Maybe it has something to do with the fact that I did not copy all partitions in the cloning process; I found that the old hard disk had, in addition to the C partition that Windows was on, several other recovery partitions on it. When I tried to clone the disk, Macrium gave me an “insufficient storage space” error message - even though the combined usage of all partitions was only around 205 GB, i.e. well less than 50 % of the capacity of my new SSD. I suspected that the reason was that one of these partititons was completely using up tha capacity assigned to it, so I figured that I wouldn’t need the recovery partitions anyway and cloned only the C one. That solved the “insufficient storage space” error and let me do the cloning, but now I have this error 1962. Could it be that the Windows clone is incomplete and not functioning without the recovery partitions?

I don’t think Windows needs any weird extra partitions to boot. But if it is not getting into Windows at all, did you try fixing the boot code from Macrium Reflect or Windows Startup Repair?

Were you originally using MBR boot or GPT or…?

Win10 requires those partitions, and they aren’t recovery partitions. It’s just the way Win10 organizes a disk now: clearly they decided that with Terabyte disks, you didn’t need to save individual sectors, so instead of having things like a “Master Boot Record”, Win 10 effectively has things like a “Master Boot Partition”.

If the partition you want to shrink is in the middle of the disk, with another partiton after it, it’s going to make it more difficult for the cloning software to shrink your disk, but it’s still possible. Just clone the partitions one at a time, shrinking the big partiton enough to leave room for the small partitions.

Well, that sucks. I had hoped that, based on the instructions, it would automatically not include the recovery partitions, while leaving the necessary partitions which are needed to boot.

Because, yes, you are correct. You need more than just the Windows partition. Modern Windows has both at boot partition and a Windows partition. These are two separate partitions. This is why the example images show two partitions on the destination drive.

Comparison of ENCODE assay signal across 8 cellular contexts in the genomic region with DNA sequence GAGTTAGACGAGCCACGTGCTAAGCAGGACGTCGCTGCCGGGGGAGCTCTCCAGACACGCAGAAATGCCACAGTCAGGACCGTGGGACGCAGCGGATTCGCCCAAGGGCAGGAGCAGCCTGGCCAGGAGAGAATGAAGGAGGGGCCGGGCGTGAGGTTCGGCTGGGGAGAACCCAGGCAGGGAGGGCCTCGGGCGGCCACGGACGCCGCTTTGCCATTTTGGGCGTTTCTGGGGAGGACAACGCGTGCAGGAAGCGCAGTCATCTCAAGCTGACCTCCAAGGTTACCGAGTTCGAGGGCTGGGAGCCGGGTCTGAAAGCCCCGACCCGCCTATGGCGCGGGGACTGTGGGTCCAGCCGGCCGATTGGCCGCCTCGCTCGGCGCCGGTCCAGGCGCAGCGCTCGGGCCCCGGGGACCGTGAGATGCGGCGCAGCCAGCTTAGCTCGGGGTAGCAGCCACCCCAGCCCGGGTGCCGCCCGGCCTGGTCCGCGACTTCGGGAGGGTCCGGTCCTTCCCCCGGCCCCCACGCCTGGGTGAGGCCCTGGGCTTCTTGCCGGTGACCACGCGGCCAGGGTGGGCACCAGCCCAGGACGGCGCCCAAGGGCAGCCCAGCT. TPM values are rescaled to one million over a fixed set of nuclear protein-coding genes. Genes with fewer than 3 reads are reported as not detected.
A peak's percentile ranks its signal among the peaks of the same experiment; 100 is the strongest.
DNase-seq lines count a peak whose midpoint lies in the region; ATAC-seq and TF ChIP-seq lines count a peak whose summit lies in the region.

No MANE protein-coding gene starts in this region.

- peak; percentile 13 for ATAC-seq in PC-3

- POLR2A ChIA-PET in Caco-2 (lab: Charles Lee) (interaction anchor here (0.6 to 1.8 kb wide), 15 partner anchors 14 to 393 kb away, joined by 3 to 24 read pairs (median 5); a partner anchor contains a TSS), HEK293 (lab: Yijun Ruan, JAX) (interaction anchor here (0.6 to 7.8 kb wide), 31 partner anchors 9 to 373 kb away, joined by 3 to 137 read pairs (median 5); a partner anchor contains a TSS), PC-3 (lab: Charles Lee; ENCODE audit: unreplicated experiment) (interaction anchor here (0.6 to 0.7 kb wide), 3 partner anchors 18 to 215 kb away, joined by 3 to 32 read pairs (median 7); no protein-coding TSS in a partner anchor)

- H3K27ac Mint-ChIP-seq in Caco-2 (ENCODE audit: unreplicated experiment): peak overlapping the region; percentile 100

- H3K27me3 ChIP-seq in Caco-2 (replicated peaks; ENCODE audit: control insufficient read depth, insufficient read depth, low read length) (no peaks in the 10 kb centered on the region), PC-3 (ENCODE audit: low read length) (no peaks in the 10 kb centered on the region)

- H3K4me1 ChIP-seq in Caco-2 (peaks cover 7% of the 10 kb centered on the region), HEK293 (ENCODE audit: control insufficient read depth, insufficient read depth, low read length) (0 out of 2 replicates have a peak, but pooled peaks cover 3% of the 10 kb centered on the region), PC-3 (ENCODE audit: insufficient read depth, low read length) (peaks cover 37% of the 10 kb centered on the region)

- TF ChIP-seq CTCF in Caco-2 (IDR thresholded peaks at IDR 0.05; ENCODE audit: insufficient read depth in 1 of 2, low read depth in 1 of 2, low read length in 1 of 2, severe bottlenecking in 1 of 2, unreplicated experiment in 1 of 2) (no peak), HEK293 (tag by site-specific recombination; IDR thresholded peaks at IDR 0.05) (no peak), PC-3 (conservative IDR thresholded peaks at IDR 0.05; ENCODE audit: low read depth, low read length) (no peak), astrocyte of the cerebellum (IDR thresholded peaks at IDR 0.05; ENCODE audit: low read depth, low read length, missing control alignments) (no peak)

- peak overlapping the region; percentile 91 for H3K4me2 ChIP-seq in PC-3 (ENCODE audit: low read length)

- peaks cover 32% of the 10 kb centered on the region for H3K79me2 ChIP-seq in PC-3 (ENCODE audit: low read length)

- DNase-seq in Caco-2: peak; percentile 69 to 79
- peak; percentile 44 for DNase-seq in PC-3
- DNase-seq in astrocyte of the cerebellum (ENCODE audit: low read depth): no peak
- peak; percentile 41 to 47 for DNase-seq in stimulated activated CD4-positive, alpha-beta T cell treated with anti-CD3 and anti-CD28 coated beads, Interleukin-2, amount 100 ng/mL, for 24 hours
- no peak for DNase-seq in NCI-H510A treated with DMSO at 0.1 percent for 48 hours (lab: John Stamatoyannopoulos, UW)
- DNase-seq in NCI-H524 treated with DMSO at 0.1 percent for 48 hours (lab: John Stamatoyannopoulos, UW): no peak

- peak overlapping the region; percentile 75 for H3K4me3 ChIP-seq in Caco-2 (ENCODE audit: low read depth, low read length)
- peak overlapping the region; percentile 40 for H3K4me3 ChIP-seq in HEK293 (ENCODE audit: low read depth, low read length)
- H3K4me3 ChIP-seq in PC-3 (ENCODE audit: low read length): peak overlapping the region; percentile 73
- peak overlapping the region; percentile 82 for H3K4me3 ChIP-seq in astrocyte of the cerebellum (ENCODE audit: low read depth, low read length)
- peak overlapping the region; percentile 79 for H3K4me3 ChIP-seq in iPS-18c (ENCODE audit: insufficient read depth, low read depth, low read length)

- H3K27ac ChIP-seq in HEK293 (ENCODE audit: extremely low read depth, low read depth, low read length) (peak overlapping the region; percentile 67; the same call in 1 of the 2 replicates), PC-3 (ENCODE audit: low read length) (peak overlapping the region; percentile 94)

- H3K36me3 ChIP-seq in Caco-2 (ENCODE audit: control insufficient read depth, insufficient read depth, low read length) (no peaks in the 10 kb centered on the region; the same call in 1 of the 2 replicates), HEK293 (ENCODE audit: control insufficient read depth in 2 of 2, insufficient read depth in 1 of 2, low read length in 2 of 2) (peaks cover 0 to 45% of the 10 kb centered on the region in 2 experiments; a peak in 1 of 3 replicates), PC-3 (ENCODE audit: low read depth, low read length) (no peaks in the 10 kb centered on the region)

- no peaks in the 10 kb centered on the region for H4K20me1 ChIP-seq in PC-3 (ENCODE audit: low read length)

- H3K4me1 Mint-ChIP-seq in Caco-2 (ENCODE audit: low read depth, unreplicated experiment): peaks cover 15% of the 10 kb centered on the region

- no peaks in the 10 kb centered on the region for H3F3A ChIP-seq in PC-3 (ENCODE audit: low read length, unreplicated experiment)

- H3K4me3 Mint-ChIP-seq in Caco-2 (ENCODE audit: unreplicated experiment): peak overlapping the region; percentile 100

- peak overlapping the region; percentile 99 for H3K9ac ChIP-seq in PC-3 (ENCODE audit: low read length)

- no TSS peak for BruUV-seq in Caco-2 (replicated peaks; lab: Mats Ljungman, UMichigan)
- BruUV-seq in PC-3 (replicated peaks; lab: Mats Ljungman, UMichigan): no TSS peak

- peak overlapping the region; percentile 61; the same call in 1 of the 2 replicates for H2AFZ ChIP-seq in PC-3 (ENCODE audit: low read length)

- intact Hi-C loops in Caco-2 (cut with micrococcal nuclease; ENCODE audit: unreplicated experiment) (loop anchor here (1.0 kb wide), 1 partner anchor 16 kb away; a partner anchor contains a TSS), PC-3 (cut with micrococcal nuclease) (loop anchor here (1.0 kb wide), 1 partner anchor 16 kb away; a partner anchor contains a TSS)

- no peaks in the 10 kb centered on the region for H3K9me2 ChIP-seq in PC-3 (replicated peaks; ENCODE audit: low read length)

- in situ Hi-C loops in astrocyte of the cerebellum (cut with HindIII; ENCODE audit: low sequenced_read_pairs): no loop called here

You will also need to copy over the boot partition. Unfortunately, I’m not sure how easy it would be to see which one is the boot partition in Macrium Reflect. (I don’t currently have access to a Windows system to check.) I suggest opening up Disk Management (type that into the taskbar search or start menu), and seeing which partition has the BOOT flag set. It will be mentioned in the status column for that partition.

Go back into Macrium Reflect and then make sure you clone both that partition AND the Windows partition. Put the boot partition first on the SSD. If you need to, delete all paritions on the SSD beforehand.

And, before you reboot, make sure that the boot flag is set on the new boot partition on the SSD.

BTW, it’s possible that, if you drag over the partitions individually, you’ll find that Macrium will let you clone all of them onto the SSD. It may just not be able to automatically resize them. Also, I note that a boot parition is quite small, so any partition that takes up gigabytes is NOT the boot partition.

Let’s say more precisely, you definitely need the EFI system partition, if any, and the boot stuff if that is on a separate partition (so don’t remove a “Windows System Partition”), but not the recovery partition:
Standard partition layouts
How to remove a recovery partition
How to get rid of the System Reserved partition on a MBR formatted drive

Thanks again everybody! It worked out after I did a second clone, this time including all partitions on the old HDD (not just the C one with the operating system on it). So apparently the other partitions were necessary after all.

Oh, and I can confirm that the machine is faster now. But more striking is the difference in noise; it’s completely silent now, which I’m not used to after years of constant clacking sounds from the hard disk.